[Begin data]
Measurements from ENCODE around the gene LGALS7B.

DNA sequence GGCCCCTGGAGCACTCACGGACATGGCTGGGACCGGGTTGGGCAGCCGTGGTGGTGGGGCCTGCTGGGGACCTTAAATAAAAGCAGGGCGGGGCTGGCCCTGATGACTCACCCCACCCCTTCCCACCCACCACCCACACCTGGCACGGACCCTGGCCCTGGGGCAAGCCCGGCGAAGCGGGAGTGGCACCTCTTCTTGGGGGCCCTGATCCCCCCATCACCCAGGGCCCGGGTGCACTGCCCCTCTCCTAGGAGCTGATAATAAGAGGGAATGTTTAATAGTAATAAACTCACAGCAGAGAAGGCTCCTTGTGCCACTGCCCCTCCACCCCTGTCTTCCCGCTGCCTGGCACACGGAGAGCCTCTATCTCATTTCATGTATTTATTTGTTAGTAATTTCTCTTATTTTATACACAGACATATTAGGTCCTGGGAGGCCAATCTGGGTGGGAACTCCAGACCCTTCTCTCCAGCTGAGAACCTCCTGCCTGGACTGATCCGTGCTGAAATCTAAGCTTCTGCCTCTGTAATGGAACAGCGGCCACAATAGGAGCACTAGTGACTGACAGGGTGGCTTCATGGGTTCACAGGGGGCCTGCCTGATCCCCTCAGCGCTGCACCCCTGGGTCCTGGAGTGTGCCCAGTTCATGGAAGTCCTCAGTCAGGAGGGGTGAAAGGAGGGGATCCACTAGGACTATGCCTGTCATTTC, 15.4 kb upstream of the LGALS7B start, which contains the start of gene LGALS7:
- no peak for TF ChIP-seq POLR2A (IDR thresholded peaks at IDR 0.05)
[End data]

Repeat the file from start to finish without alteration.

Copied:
Measurements from ENCODE around the gene LGALS7B.

DNA sequence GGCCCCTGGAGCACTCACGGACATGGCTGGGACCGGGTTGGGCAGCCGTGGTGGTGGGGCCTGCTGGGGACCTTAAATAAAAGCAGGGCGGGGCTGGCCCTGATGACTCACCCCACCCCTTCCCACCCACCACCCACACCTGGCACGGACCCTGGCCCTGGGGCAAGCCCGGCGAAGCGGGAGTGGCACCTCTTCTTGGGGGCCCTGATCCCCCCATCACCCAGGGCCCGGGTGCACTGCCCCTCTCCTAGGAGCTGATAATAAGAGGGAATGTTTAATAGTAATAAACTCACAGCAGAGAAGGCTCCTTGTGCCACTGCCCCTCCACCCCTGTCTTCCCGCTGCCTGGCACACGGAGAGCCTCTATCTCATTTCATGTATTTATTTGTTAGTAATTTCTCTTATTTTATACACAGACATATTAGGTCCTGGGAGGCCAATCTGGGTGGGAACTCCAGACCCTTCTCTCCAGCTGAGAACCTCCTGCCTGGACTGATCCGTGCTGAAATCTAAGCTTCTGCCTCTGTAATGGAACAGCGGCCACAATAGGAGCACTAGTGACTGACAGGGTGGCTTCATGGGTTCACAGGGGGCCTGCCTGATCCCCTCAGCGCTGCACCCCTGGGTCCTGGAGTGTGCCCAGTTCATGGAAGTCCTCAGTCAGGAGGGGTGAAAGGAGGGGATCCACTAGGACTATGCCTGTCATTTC, 15.4 kb upstream of the LGALS7B start, which contains the start of gene LGALS7:
- no peak for TF ChIP-seq POLR2A (IDR thresholded peaks at IDR 0.05)